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## Net Ionic Equations

Objective: In this lesson, the student will learn how to identify and write net ionic equations.

Net ionic equations result from double displacement reactions in which free ions in aqueous solution react to form either a precipitate, a gas, a weak electrolyte, or water.

Strategy for Writing Net Ionic Equations

If one reactant is an acid, check for gaseous products (i.e., CO2, H2S, SO2, or NH3 gases).If one reactant is a base, check for gaseous products (i.e., NH3 or CO2 gases).An acid + a base produces a salt + water.Check for precipitates using the activity series of metals and a solubility table.

Activity Series of Metals & Solubility Table Remember!

All chemical equations must be balanced.In double displacement reactions, the sum of ion charges on both sides of the equation must be balanced.

Example

Write a balanced net ionic equation for the reaction of aqueous solutions of sodium sulfide and hydrochloric acid.

Na2S (aq) + HCl (aq) → ?

If one reactant is an acid (HCl), check for gaseous products.

Na2S (aq) + HCl (aq) → H2S (g) + NaCl (aq)

Balance.

Na2S (aq) + 2 HCl (aq) → H2S (g) + 2 NaCl (aq)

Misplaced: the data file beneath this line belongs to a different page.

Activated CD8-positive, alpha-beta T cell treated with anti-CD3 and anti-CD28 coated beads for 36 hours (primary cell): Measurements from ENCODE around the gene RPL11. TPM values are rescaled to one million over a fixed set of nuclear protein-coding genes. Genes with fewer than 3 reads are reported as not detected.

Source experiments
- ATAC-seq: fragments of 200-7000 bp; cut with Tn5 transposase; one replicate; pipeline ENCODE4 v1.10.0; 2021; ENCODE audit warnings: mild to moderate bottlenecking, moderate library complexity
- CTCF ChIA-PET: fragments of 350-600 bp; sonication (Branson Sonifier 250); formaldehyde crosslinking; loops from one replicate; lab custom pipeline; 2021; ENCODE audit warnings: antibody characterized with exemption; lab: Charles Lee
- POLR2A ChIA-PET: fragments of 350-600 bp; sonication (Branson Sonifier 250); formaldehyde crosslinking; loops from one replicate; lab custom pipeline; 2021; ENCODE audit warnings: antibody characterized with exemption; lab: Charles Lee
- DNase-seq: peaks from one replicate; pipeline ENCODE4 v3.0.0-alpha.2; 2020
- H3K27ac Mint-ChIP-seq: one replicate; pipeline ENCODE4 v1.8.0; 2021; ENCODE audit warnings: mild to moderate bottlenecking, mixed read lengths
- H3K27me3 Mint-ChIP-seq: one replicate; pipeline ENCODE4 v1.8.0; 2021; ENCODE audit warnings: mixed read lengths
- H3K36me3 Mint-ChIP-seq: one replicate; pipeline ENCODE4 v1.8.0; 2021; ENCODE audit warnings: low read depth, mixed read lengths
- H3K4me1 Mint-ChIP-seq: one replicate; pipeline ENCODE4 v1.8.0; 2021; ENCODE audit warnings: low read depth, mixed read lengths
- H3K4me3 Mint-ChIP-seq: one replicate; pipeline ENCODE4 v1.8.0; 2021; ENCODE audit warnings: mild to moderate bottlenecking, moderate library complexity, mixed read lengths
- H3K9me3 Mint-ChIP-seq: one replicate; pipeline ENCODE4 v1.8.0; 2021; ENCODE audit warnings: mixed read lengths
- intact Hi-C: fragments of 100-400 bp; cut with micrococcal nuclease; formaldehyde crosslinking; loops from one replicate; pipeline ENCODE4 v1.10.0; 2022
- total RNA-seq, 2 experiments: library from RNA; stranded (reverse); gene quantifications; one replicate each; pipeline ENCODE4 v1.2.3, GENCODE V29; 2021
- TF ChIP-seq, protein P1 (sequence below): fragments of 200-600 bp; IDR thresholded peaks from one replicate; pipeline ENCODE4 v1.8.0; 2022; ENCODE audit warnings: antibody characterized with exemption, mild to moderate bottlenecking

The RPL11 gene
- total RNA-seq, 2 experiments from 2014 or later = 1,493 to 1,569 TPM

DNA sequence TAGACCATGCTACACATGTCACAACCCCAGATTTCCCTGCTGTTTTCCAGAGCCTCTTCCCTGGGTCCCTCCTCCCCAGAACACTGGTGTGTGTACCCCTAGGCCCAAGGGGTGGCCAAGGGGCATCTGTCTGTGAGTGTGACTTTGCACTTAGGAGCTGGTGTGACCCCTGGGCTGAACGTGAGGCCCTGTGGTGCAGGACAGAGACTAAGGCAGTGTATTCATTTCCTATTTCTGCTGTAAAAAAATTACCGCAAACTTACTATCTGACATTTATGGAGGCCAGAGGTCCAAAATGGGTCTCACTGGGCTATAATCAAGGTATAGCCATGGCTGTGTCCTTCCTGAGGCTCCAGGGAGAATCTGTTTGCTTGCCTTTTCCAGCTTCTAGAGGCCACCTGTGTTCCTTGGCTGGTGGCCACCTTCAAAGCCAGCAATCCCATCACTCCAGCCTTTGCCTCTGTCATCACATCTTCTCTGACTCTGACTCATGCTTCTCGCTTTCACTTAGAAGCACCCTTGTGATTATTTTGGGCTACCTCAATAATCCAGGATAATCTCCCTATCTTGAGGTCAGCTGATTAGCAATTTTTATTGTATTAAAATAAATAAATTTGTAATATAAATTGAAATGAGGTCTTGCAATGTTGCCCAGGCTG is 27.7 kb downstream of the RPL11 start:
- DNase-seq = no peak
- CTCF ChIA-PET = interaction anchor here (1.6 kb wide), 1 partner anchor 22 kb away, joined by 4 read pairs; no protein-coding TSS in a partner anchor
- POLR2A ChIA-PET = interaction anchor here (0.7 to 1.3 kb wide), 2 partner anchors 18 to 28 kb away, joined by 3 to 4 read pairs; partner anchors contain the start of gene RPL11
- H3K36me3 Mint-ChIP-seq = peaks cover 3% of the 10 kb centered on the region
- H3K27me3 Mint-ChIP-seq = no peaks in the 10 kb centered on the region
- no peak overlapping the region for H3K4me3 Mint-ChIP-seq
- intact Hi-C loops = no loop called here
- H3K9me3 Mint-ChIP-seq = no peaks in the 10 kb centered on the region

The above is called a molecular equation: all reactants and products are expressed as compounds.

From the molecular equation, identify the ions in solution.  Note that the H2S is a gas and is not in aqueous solution.

2 Na+ (aq)  + S2- (aq) + 2 H+ (aq) + 2  Cl- (aq)  →   H2S (g) + 2 Na+ (aq) + 2 Cl- (aq)

The aqueous 2 H+ and S2-  ions react to form H2S (g).  The remaining aqueous 2 Na+ and 2 Cl- ions appear on both sides of the equation and are spectators.  That is, they do not participate in the reaction and can be eliminated.

2 Na+ (aq)  + S2- (aq) + 2 H+ (aq) + 2  Cl- (aq)  →   H2S (g) + 2 Na+ (aq) + 2 Cl- (aq)

After eliminating the spectator ions from the reaction, the net ionic equation is

S2- (aq) + 2 H+ (aq)  → H2S (g)

Randall K
Experienced Chemistry Tutor
Montclair State University